A recent Sunday started off with a bowl of steel cut oatmeal. And then my mom and I got to work on a pastry that would send my whole family into sugar-and-butter induced naps soon after. Even the barky old dog and energetic new dog crashed (after a dog park visit), and all was calm and quiet in the Roanoke household for an hour. Upon waking, my body craved an egg to put everything back in balance. Be prepared before you indulge, but either way, you’ll certainly enjoy these Danishes. Continue reading “TWD: Danish Braid”
Remember that delicious loaf of whole wheat bread I made a few weeks back? The one with the HUGE hole running through? The hole certainly didn’t affect the taste, but besides being an eyesore, it caused peanut butter and jelly’s to become a sticky mess oozing from the bread. And really, that’s just not acceptable.
But a lesson from baking experts at King Arthur Flour revealed a better way to shape a loaf of bread, eliminating unsightly holes and encouraging a higher rise. The demonstration was a stop on the company’s fall tour across the country; the closest to Fredericksburg was in Fairfax. The drive up I-95 proved to be longer than hoped (doesn’t it always on Saturdays though?), but at least I didn’t have to drive to Vermont. I was glad to have the chance to be among 150 or so other bakers learning tips to bake a better loaf of whole wheat bread from folks who really know their stuff. Continue reading “How to make a better loaf of bread and other baking lessons from King Arthur Flour”
These were just OK. Nothing spectacular. I doubt I’d make this particular chocolate chip cookie recipe again, since both Rachel and I prefer the classic Nestle cookie recipe. Maybe add some apricots and espresso powder to those?
Two exciting things to share: I finally made croissants, and I’m the new food blogger for my newspaper!
The flaky pastries took the entire weekend, but my relatives and my family devoured almost all of them. Let’s not think about the butter that was consumed. Despite my worries and the amount of time and work involved, the croissants turned out wonderfully.
You can find the whole story here on the Front Burner blog, but I wanted to share more photos here. Better late than never!
Betty Schaefer and Dale Marston were students at University of Illinois as World War II was brewing on the other side of the world. She was a freshman studying home economics, he was in his second year of chemical engineering. They lived in neighboring boarding houses, and the meals for the dozen or so students were served at Betty’s. That’s where the couple met, in the old version of college dining halls, almost a sign of the many, many meals they were to share in their future.
In August 1941, Dale was called to report to the Army in Washington. He had already “pinned” Betty with his fraternity pin, essentially a sign of their engagement, but the time for a no-frills wedding came much sooner than they expected. Betty left school and the pair traveled to St. Louis, where there was no waiting period to get married. They moved east, and started their lives together on $125 month, renting a $40 apartment.
At least my mom is on the ball.
Meanwhile, I’m so, so behind in Tuesdays with Dorie. I haven’t had the chance to make either of January’s recipes!
Fortunately, my mom was quite the baker with her snow day and resulting long weekend.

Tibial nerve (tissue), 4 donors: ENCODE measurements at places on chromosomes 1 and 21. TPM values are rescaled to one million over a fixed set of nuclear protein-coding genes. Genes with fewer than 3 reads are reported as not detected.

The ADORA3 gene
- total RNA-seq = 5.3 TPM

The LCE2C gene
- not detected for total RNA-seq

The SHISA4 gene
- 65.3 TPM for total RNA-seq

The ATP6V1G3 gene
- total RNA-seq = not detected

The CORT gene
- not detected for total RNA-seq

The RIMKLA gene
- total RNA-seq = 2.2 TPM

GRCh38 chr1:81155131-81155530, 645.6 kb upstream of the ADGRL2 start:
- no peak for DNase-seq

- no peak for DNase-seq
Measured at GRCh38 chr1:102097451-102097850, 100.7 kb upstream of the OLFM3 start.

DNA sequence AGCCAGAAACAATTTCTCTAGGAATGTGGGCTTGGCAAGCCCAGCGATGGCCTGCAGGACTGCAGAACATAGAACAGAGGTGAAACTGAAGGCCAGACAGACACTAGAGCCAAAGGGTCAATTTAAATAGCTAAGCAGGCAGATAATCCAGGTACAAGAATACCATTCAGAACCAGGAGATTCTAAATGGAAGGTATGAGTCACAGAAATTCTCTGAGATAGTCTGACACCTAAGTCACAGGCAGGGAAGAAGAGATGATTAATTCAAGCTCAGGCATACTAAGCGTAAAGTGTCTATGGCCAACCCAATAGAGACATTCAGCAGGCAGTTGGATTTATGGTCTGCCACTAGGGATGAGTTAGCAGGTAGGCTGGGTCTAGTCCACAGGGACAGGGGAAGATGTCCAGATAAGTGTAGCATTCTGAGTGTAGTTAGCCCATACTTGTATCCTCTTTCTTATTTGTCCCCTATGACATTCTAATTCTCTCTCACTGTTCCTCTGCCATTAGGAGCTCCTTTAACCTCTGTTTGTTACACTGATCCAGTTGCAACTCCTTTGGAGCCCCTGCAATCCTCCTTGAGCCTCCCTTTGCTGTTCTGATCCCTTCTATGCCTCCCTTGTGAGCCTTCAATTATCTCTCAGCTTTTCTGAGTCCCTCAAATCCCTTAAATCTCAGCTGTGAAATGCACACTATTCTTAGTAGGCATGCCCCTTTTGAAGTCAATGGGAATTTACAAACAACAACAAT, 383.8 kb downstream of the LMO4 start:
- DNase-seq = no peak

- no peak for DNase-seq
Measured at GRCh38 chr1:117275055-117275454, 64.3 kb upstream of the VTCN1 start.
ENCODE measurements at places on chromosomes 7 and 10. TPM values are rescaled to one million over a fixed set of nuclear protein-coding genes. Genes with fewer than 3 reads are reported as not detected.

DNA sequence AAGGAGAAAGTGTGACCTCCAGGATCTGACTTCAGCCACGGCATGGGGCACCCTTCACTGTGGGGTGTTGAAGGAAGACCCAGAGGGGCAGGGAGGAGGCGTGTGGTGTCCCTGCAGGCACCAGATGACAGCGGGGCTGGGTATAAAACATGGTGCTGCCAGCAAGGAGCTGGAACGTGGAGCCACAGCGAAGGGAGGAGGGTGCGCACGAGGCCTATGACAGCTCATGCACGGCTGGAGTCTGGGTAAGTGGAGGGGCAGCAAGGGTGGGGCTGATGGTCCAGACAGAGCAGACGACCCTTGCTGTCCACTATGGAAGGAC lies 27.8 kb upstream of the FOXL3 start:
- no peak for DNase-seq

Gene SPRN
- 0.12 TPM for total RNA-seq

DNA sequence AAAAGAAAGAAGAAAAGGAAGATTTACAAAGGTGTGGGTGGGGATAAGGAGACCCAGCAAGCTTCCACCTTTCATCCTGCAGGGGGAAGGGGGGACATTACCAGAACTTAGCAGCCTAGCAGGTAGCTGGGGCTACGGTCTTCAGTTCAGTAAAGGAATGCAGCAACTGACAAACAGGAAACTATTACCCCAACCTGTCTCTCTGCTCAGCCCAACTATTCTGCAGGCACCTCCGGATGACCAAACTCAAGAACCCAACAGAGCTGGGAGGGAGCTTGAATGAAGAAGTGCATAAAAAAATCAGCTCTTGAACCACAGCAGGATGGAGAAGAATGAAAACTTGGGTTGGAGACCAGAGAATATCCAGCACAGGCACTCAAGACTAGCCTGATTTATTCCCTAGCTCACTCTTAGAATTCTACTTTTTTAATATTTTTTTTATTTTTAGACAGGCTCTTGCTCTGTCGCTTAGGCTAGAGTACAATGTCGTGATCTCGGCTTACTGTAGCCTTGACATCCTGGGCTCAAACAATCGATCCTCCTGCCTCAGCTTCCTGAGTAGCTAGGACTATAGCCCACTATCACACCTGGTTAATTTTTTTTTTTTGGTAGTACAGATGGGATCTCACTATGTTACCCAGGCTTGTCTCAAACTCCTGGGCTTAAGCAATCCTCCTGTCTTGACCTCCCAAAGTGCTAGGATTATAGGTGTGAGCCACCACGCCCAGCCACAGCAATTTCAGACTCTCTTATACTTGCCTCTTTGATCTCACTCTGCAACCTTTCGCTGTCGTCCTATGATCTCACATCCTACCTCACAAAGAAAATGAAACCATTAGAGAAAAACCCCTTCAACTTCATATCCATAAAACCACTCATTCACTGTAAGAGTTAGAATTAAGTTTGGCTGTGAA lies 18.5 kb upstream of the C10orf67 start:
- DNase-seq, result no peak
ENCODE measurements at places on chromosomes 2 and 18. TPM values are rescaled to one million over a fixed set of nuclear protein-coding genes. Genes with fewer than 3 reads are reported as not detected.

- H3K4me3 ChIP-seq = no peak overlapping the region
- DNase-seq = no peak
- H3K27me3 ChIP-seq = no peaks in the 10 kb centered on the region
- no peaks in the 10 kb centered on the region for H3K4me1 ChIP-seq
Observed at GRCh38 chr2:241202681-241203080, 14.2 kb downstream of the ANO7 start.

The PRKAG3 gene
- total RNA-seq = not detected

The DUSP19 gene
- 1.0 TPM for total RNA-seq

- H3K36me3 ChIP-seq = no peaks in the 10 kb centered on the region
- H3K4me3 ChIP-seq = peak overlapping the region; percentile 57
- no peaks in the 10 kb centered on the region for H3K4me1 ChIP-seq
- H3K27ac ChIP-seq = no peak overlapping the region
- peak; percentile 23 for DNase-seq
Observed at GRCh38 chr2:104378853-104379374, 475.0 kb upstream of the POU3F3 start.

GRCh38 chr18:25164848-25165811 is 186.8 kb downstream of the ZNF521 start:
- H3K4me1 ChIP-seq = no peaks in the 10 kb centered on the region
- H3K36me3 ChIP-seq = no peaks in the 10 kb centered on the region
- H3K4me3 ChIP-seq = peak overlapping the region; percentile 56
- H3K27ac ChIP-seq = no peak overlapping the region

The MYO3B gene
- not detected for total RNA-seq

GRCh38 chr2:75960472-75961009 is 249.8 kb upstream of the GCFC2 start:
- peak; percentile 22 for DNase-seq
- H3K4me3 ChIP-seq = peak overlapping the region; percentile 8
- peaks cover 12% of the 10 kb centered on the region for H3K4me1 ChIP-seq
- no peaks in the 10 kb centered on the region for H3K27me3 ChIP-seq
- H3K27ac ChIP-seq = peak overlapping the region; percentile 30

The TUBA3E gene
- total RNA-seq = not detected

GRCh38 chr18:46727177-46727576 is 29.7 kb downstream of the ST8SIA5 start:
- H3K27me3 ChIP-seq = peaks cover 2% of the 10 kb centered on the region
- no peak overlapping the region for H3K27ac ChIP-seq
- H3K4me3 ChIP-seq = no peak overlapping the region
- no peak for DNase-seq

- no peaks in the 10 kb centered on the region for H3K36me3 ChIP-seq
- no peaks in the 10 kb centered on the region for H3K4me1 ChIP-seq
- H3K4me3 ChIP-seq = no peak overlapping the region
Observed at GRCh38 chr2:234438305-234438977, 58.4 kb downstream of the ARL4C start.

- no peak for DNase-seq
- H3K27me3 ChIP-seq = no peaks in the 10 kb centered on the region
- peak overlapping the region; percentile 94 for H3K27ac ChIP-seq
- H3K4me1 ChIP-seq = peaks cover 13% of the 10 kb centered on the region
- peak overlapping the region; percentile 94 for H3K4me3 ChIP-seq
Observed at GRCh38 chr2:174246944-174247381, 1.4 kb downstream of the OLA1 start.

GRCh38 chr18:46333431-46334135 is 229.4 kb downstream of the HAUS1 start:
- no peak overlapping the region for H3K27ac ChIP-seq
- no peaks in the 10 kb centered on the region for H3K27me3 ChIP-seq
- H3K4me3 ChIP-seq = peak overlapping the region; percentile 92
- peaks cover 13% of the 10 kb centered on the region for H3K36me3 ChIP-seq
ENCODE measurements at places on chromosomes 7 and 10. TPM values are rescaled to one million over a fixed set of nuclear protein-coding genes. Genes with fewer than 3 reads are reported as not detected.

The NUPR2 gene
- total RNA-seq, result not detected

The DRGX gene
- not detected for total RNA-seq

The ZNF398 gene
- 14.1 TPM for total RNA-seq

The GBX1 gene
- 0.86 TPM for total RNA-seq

Isn’t her French Apple Tart just beautiful! She said it was delicious, definitely a keeper. Beneath the layer of sliced apples is a filling of cooked apples. Her friend recommended to next time add apple brandy to the filling, and to brush strained apricot jam on top.
Sometimes, my housemates and I just want to eat a lot of carbs. Lots and lots of carbs.
OK, not just sometimes. Pretty much all of the time.
Loaves of Irish soda bread disappeared much faster than expected this week. Cookies don’t last long on the counter–I usually have to take half the batch into the newsroom so that our health-conscious house doesn’t pack on the unwanted pounds. Carbs and sweets are just hard to resist.
It’s Friday afternoon. It’s time for chocolate. Preferably brownies.
A co-worker asked the other day if I had a good brownie recipe. Do I ever. My mom long ago adapted the recipe from one of her old red Betty Crocker cookbooks for a 9×13 pan full of fudgy browies, which is really how brownies should be. Not cakey. No icing, either. Just delicious brownies.
I don’t have any photos of the finished product. I don’t even really have a copy of the recipe. This scrap of paper is what I do have, after calling my mom too many times to ask for the recipe over the past few years. (Brownies and chocolate chip cookies were staples during college, and I’d lug my big plastic box full of ingredients and cooking supplies down to the dorm’s kitchen to satisfy my cravings, and tempt my dorm-mates with fresh baked goods.) I’m sure the other times I’ve copied it down, the paper has ended up splattered with chocolate. But really, the recipe isn’t much harder than what I’ve written here.
The Best Fudgy Chocolate Brownies
Adapted from Betty Crocker
- 4 ounces unsweetened chocolate, chopped (4 squares Baker’s brand)
- 2 sticks butter
- 2 cups sugar
- 4 eggs
- 2 tsp. vanilla
- 1 cup flour
- 1/2 tsp. salt
Preheat oven to 350 degrees.
In a microwave-safe bowl or over a double boiler, melt the chocolate and butter together. Be careful not to burn the chocolate in the microwave — it works best to cook for 1-2 minutes at medium-ish heat, then add additional increments of 20-30 seconds, stirring in between. Mix in the sugar and let cool slightly. Mix in eggs and vanilla. Add flour and salt.
Pour into prepared 9×13 pan. Sprinkle on mini M&M’s or chocolate chips if you want. Bake 20-30 minutes. Let cool slightly before cutting to allow brownies to set up. Enjoy!